*For the first 48-72 hours after casting or surgery, your child’s arm or leg should remain elevated with the extremity higher than the heart, to help prevent swelling. In addition, it is important that you check the extremity and the condition of the cast daily and throughout the casting weeks. If you notice anything out of the ordinary, do not hesitate to call our office.
My child has a cast, what activities can he/she participate in?
Your child may not participate in organized sports or physical education. In addition, he or she is limited to ground level play only, and no bikes, rollerblades, skateboards, play scapes, trampolines, wheeled or ball toys, etc.
My child is very uncomfortable in the cast, should I bring him/her in?
Casts are never fun and your child may have some mild discomfort. If, however, your child experiences numbness or tingling, increased pain (that is not relieved with elevation of the extremity or pain medicine), you should call your doctor. Additionally, if you notice that the extremity is turning blue, pale or cold, or red, puffy or hot, or if you notice any drainage or a foul odor, then you should call our office.
The cast feels too loose/tight, should we come in?
If the cast slips or moves loosely up and down the extremity, or if the cast feels too tight to have normal feeling or sensation in the extremity, please call our office.
The cast got wet, do we need to come back in for another one?
Non-waterproof casts should be kept as clean and dry as possible. A wet cast may soften and crack. If the cast does get wet, a hair dryer on a cool setting can be used to dry the edges of the cast. If the cast gets soaked or submerged under water then it will need to be removed and replaced as soon as possible.
You may bathe your child in a shallow bath with the cast covered with a plastic bag and kept out of the tub. The plastic bag will protect against splashing, but will not help if the cast is submerged.
My child has a waterproof cast, how do we care for it?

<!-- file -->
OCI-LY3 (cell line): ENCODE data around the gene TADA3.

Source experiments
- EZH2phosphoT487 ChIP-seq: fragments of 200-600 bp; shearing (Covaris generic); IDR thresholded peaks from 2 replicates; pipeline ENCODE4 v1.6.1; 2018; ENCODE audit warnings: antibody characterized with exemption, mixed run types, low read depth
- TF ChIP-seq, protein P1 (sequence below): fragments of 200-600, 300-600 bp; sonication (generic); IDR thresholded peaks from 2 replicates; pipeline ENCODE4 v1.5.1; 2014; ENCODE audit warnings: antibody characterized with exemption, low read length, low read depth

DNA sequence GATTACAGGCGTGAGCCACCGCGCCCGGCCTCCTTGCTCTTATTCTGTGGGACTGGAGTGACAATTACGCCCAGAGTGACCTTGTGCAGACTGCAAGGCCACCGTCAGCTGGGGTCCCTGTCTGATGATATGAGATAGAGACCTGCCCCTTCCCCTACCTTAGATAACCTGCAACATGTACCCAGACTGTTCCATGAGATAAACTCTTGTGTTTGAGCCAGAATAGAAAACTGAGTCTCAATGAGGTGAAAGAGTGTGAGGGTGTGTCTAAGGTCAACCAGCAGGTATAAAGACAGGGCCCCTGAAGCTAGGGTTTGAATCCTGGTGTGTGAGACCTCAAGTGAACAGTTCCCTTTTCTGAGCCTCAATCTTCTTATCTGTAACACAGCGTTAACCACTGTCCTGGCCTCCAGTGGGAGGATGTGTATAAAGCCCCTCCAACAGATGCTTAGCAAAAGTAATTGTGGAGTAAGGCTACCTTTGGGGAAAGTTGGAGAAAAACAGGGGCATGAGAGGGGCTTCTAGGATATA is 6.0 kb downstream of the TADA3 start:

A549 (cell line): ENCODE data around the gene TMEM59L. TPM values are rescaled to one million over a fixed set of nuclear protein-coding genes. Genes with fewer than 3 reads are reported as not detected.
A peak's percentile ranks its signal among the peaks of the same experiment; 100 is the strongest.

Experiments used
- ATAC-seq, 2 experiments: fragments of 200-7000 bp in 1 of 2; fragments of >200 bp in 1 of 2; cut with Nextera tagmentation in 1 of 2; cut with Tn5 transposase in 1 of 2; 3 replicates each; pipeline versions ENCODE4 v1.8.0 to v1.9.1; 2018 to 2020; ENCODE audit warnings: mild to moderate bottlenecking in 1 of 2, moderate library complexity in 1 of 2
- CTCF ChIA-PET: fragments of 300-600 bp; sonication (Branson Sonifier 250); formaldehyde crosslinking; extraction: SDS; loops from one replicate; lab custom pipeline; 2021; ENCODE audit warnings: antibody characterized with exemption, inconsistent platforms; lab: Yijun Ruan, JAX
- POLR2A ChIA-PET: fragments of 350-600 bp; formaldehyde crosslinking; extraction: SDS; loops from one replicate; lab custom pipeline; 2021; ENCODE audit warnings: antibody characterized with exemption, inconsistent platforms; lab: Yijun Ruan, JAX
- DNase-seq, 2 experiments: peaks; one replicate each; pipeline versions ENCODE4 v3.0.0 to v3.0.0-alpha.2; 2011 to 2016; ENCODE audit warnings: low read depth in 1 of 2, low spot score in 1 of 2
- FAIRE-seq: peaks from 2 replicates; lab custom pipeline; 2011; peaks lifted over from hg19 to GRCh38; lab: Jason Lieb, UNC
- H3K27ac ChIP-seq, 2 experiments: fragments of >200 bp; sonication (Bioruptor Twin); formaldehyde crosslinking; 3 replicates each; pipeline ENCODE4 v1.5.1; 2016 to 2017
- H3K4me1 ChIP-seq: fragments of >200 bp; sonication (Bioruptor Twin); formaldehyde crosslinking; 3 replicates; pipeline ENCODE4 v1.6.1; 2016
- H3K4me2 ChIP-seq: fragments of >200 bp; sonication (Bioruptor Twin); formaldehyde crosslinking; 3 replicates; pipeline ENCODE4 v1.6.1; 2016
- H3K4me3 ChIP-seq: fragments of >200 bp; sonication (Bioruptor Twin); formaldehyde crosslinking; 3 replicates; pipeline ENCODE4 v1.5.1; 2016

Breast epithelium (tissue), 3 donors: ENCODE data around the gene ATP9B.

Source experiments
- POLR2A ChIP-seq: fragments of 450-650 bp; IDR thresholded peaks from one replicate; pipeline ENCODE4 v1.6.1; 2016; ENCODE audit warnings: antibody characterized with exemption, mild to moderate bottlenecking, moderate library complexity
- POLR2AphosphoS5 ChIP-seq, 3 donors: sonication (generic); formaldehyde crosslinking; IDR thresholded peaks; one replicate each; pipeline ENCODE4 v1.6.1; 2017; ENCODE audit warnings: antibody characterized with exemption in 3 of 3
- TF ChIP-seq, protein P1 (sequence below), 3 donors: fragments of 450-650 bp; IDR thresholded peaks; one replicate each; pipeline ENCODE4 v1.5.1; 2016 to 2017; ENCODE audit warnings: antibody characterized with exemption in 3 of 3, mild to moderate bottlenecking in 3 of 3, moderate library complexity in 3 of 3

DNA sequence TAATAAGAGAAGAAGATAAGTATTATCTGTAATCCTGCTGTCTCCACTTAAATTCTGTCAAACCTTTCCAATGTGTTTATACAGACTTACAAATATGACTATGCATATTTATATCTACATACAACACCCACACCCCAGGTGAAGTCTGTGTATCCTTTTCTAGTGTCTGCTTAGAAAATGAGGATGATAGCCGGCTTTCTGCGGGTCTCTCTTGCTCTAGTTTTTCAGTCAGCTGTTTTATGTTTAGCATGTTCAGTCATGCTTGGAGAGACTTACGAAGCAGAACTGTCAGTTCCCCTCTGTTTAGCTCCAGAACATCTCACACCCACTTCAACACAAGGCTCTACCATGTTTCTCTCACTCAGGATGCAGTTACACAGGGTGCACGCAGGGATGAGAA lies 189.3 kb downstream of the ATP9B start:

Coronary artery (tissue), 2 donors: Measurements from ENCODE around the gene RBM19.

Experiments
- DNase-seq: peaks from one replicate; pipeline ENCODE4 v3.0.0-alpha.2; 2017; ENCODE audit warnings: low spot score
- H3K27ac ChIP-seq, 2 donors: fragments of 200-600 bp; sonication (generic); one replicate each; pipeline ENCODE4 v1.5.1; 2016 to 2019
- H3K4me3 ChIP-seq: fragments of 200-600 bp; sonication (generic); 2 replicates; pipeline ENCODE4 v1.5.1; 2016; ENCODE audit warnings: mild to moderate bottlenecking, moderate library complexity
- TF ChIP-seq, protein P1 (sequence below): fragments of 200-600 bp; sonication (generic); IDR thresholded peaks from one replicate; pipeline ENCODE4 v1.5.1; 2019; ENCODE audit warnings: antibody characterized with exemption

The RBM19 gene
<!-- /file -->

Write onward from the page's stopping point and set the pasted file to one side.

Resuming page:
Your child may bathe or shower using a shower gel or liquid body wash that rinses easily (such as liquid Dial, Neutrogena, Johnson & Johnson Bath Wash, or any clear liquid soap). If the cast is damp, you may dry with a hair dryer on the cool setting. Do not insert a towel into the cast or use heat to dry it.
My child has been complaining of itchiness under the cast, is this normal?
Many children complain of itching under the cast. To help with this, you can rub the skin around the cast edges with our fingertips (no nails) or you can rub the opposite arm/leg. Tapping the cast or sitting the child in front of a fan can help as well. (For waterproof casts you can run cool water through the cast).
DO NOT put anything inside the cast to scratch the area and do not put lotions, oils, and powders in or near your cast. This can lead to skin breakdown and infection.
My child has just had a cast removed, when can he/she bathe?
Your child may bathe right away, but his/her skin may be sensitive, so take your time. It will take some time for the skin to appear and feel “normal” again.
How long will my child experience pain/discomfort after the cast is removed?
Pain or discomfort may occur for a few days after the cast is removed. Some over-the-counter Ibuprofen taken with food may help this. Pain is usually a result of stiffness from being immobilized. Many children also experience discomfort in the form of itchiness. It is important NOT to scratch once the cast has been removed, your fingernails can break or irritate the skin. If the pain or discomfort continues beyond this, please call our office.
How long after the cast is removed can my child return to activities?
Most children may resume their normal activities 2 weeks after the cast is removed.
Does my child need Physical Therapy?
Most children do not require physical therapy after a routine fracture; however, some may need PT if they are going to be resuming aggressive sports quickly. Additionally, some children may need PT briefly to work out stiffness and regain strength after being in a cast.